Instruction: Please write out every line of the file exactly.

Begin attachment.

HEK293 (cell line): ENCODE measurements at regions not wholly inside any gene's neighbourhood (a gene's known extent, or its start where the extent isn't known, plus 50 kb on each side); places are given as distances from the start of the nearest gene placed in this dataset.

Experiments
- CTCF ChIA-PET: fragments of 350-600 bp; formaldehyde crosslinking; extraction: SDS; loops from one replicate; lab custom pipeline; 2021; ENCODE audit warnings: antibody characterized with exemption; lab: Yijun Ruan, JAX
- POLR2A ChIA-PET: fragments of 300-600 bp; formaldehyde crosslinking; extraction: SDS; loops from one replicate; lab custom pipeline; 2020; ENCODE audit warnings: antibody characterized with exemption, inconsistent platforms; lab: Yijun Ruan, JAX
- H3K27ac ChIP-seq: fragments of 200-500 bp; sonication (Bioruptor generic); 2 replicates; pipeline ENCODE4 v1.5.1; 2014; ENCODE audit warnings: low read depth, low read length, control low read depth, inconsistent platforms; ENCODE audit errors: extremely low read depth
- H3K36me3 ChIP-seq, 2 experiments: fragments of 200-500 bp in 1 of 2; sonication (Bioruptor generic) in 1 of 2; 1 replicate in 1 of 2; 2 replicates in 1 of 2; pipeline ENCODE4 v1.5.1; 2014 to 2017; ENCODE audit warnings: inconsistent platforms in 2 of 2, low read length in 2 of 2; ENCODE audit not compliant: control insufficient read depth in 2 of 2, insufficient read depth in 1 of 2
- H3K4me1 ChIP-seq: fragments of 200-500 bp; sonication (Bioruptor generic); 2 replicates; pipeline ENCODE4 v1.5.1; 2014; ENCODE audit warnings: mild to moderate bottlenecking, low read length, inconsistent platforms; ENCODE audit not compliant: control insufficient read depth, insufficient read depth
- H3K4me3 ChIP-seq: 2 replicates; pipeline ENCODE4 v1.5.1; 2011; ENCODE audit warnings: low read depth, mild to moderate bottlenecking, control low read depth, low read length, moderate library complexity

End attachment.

HEK293 (cell line): ENCODE measurements at regions not wholly inside any gene's neighbourhood (a gene's known extent, or its start where the extent isn't known, plus 50 kb on each side); places are given as distances from the start of the nearest gene placed in this dataset.

Experiments
- CTCF ChIA-PET: fragments of 350-600 bp; formaldehyde crosslinking; extraction: SDS; loops from one replicate; lab custom pipeline; 2021; ENCODE audit warnings: antibody characterized with exemption; lab: Yijun Ruan, JAX
- POLR2A ChIA-PET: fragments of 300-600 bp; formaldehyde crosslinking; extraction: SDS; loops from one replicate; lab custom pipeline; 2020; ENCODE audit warnings: antibody characterized with exemption, inconsistent platforms; lab: Yijun Ruan, JAX
- H3K27ac ChIP-seq: fragments of 200-500 bp; sonication (Bioruptor generic); 2 replicates; pipeline ENCODE4 v1.5.1; 2014; ENCODE audit warnings: low read depth, low read length, control low read depth, inconsistent platforms; ENCODE audit errors: extremely low read depth
- H3K36me3 ChIP-seq, 2 experiments: fragments of 200-500 bp in 1 of 2; sonication (Bioruptor generic) in 1 of 2; 1 replicate in 1 of 2; 2 replicates in 1 of 2; pipeline ENCODE4 v1.5.1; 2014 to 2017; ENCODE audit warnings: inconsistent platforms in 2 of 2, low read length in 2 of 2; ENCODE audit not compliant: control insufficient read depth in 2 of 2, insufficient read depth in 1 of 2
- H3K4me1 ChIP-seq: fragments of 200-500 bp; sonication (Bioruptor generic); 2 replicates; pipeline ENCODE4 v1.5.1; 2014; ENCODE audit warnings: mild to moderate bottlenecking, low read length, inconsistent platforms; ENCODE audit not compliant: control insufficient read depth, insufficient read depth
- H3K4me3 ChIP-seq: 2 replicates; pipeline ENCODE4 v1.5.1; 2011; ENCODE audit warnings: low read depth, mild to moderate bottlenecking, control low read depth, low read length, moderate library complexity